By Elena Rodina
We sit cross-legged on the trail in Douglas Park. Across the road is Mount Sinai hospital with its famous trauma center, where people are often treated for gunshot wounds that they receive in this very neighborhood. Somewhere nearby a car stereo is cranked up to the top level, playing angry rap. Meanwhile, Nance Klehm takes a patch of dry mugwort from a black plastic bag that she carries with her, carefully places it on the cracked asphalt surface, and sets the herb on fire. While the dry plant burns and smolders, emanating a bitter-sweet aroma, Klehm explains that we are making an offering to the land, a ritual traditionally done by herbalists before they start picking plants. Once the fire dies down, she reaches into her black bag one more time and takes out a pair of ordinary red gardening scissors. We are ready to start our foraging trip in the heart of Chicago.The term urban foraging can have two different meanings. One, typically used by freegans, is to find various goods for free in urban areas, “creating value from trash.” This includes looking for discarded goods in neighbors’ dumpsters—dumpster diving. While rummaging through someone else’s trash may promote a commendable “reduce, reuse, and recycle” ethic, many consider it too dirty and distasteful.
Another meaning of urban foraging exemplifies the lifestyle of Klehm—an herbalist, radical ecologist, designer, grower, writer and educator. Klehm gathers edible and medicinal wild herbs, berries and mushrooms for food in city parks and along city streets. One of Klehm’s main principles is to pick only weeds: plants that were not planted or cultivated by people (at least not recently). For her, it has the philosophical significance of connecting with the earth and the natural world. It is also quite practical. “I was recently leading an urban foraging tour in a park in Los Angeles,” recalls Klehm. “We were approached by the police, but I explained that we only gather weeds, something no one wants, and they left us alone.” But sometimes Klehm is not so lucky. For instance, in Copenhagen, Denmark, local police were upset by her picking of public weeds, and escorted Klehm out of the park.
Although she admits that many people who see her foraging in city parks think she’s crazy, she strikes me as a practical and extremely knowledgeable woman with a sense of humor. She seems to know every single plant that we see by both its common and Latin name. Nance Klehm is a fifth-generation horticulturalist who has taken herbal apprenticeships in Wisconsin, an herbal study at the East West College of Herbalism in California, and lectured, among other places, at the Museum of Contemporary Art, Northwestern University, the Hammer Museum in Los Angeles and the University of Chicago.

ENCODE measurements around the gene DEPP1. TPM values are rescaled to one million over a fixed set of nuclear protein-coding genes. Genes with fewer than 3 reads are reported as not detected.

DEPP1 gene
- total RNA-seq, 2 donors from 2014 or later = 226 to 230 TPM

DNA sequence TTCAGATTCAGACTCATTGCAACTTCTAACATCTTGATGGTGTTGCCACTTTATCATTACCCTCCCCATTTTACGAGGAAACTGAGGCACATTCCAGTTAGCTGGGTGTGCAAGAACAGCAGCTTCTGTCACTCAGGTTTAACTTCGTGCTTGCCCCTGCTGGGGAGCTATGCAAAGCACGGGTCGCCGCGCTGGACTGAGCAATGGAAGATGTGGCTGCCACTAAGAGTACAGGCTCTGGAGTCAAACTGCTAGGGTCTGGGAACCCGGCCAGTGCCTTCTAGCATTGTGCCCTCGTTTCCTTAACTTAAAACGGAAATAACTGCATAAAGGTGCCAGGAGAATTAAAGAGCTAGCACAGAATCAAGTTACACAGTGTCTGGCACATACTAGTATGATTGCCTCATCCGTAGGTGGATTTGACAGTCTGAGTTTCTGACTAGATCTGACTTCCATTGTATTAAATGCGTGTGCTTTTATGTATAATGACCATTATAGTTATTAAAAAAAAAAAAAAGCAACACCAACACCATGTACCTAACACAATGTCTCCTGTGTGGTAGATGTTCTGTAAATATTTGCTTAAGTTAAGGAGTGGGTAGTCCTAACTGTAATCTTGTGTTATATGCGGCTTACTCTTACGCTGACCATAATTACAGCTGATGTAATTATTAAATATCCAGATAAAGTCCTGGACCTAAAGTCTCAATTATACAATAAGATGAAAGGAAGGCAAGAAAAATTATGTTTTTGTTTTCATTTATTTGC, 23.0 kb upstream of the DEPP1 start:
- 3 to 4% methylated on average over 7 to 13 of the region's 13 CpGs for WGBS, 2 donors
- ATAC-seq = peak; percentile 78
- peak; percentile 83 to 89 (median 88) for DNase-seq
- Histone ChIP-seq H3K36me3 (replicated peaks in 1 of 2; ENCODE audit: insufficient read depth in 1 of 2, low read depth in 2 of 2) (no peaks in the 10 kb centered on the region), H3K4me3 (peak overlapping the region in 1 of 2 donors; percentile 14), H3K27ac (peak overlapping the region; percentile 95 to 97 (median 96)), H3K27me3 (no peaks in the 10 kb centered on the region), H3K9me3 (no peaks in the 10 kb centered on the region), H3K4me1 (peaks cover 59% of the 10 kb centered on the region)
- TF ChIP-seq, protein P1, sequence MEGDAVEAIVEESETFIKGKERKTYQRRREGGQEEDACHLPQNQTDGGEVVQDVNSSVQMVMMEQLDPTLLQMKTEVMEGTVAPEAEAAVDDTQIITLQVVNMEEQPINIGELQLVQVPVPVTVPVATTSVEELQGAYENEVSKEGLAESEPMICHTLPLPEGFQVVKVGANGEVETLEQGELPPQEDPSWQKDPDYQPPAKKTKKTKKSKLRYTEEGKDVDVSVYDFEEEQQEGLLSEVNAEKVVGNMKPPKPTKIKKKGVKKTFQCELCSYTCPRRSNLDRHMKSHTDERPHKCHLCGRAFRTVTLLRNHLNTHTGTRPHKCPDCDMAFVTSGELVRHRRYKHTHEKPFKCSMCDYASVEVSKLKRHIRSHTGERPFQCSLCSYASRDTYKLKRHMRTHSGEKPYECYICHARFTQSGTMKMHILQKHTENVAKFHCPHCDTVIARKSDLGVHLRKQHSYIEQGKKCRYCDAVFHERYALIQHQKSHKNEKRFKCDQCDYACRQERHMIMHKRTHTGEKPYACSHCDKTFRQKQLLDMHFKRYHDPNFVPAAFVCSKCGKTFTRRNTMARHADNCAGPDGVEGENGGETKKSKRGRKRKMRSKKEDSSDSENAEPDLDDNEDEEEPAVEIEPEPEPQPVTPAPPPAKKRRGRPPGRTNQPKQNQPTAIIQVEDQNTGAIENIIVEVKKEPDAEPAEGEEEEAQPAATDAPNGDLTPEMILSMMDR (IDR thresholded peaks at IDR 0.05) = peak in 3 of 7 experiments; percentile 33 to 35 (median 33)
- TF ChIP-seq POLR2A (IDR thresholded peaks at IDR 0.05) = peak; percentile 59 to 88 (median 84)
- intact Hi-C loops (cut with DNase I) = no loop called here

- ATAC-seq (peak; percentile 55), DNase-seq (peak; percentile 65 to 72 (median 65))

“I started urban foraging because I was feeling lonely in a big city,” says Klehm, who grew up on a farm and came to Chicago to work at the Field Museum after earning a BA in archaeology. “Life in Chicago seemed so stressful, I was overwhelmed, and needed something quiet to do, something to calm me down. I started looking at the plants that grew along the train tracks, and identified many of them as medicinal or edible. It was amazing. Collecting weeds gives you so much. It encourages you to see the world around you much fuller. You slow down, become attentive, and start noticing the birds and animals. It also serves to enrich and broaden your palate. No cultivated plants have such subtle and sophisticated tastes as the wild ones.”
We walk, crawl, sit on the ground, inspect leaves and stems, and occasionally eat them. I regret that I put on a nice pair of pants for this foraging trip (Klehm is dressed in comfortable shorts and a T-shirt, her hands still bearing traces of earth—she’s been working in her garden all morning), but that’s my only regret for today. Part of our route goes around the golf course, but fortunately it is now devoid of golfers. I am amazed by the variety of plants we find on the small patches of unmanaged shrubs surrounded by immaculately mowed golf lawns, and surprised at how tasty many of them are. Who would think that the leaves of violet would taste just like lettuce, or that the stem of thistle is as juicy and rich in taste as celery? I discover that the leaves of yellow wood sorrel, shaped like little hearts, have a refreshing sour taste, and the tendrils of wild grape are sweet and look exactly like butterfly’s antennae. While we are chewing on some fresh leaves, Klehm treats me to dandelion root coffee she made at home and brought along in a glass jar. “It kind of tastes like earth,” she warns when I take my first sip. It does taste like earth. To my surprise, I realize that I like that taste a lot.